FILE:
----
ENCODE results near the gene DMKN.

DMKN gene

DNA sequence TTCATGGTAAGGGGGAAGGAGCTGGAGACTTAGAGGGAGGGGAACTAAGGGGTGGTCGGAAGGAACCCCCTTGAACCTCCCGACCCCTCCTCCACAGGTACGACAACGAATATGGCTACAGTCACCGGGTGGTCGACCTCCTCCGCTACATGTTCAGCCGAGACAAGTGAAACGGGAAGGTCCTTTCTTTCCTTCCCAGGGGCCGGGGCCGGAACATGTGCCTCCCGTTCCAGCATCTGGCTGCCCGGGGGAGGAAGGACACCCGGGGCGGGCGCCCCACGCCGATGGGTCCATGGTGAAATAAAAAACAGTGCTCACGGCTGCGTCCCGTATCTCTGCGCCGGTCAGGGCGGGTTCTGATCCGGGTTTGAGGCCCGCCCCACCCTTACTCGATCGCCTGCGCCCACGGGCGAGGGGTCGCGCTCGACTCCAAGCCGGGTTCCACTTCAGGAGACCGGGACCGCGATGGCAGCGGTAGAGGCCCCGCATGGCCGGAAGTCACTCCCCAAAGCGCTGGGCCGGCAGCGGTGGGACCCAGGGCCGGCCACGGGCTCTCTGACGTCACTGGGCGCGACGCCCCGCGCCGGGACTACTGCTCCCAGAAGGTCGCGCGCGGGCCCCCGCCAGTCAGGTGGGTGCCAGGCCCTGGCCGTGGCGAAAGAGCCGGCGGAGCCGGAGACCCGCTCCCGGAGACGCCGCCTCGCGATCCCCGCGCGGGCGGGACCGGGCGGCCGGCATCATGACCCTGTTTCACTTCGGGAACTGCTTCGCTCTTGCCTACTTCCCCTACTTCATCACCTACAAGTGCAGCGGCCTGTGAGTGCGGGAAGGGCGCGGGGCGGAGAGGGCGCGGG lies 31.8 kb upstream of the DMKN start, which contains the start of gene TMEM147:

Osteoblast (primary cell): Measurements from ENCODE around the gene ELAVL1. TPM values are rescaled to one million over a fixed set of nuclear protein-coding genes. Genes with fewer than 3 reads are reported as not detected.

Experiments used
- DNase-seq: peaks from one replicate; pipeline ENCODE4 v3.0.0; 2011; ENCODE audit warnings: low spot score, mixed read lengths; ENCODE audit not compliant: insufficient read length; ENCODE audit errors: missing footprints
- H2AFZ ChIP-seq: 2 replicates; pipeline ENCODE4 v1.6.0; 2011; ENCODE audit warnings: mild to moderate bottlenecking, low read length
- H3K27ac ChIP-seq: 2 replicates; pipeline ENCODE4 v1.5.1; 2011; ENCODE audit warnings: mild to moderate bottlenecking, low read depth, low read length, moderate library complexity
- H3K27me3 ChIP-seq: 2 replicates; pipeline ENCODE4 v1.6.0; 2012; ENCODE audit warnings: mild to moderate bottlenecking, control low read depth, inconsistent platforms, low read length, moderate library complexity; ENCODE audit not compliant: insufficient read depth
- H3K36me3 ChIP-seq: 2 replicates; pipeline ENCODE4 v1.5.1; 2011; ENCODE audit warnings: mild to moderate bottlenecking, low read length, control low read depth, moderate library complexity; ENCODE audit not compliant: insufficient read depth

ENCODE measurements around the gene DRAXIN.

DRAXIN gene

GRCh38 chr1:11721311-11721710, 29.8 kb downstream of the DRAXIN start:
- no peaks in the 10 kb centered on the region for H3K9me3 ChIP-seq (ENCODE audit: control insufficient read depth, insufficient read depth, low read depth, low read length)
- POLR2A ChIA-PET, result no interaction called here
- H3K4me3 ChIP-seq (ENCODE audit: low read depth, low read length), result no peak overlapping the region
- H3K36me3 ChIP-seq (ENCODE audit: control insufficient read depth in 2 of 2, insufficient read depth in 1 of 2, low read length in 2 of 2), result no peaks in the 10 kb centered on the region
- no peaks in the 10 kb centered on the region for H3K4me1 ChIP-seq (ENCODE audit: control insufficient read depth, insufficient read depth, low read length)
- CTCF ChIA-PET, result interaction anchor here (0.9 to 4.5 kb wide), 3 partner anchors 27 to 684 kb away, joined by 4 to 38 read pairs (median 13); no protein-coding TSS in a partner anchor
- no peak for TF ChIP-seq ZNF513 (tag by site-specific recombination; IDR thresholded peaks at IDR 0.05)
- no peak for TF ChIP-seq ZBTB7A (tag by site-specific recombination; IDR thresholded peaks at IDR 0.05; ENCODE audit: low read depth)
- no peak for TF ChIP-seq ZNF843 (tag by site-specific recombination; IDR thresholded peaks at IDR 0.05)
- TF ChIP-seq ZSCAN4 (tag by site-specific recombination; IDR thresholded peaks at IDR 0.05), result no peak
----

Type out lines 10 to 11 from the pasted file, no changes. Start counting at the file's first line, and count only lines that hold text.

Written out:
- H3K36me3 ChIP-seq: 2 replicates; pipeline ENCODE4 v1.5.1; 2011; ENCODE audit warnings: mild to moderate bottlenecking, low read length, control low read depth, moderate library complexity; ENCODE audit not compliant: insufficient read depth

ENCODE measurements around the gene DRAXIN.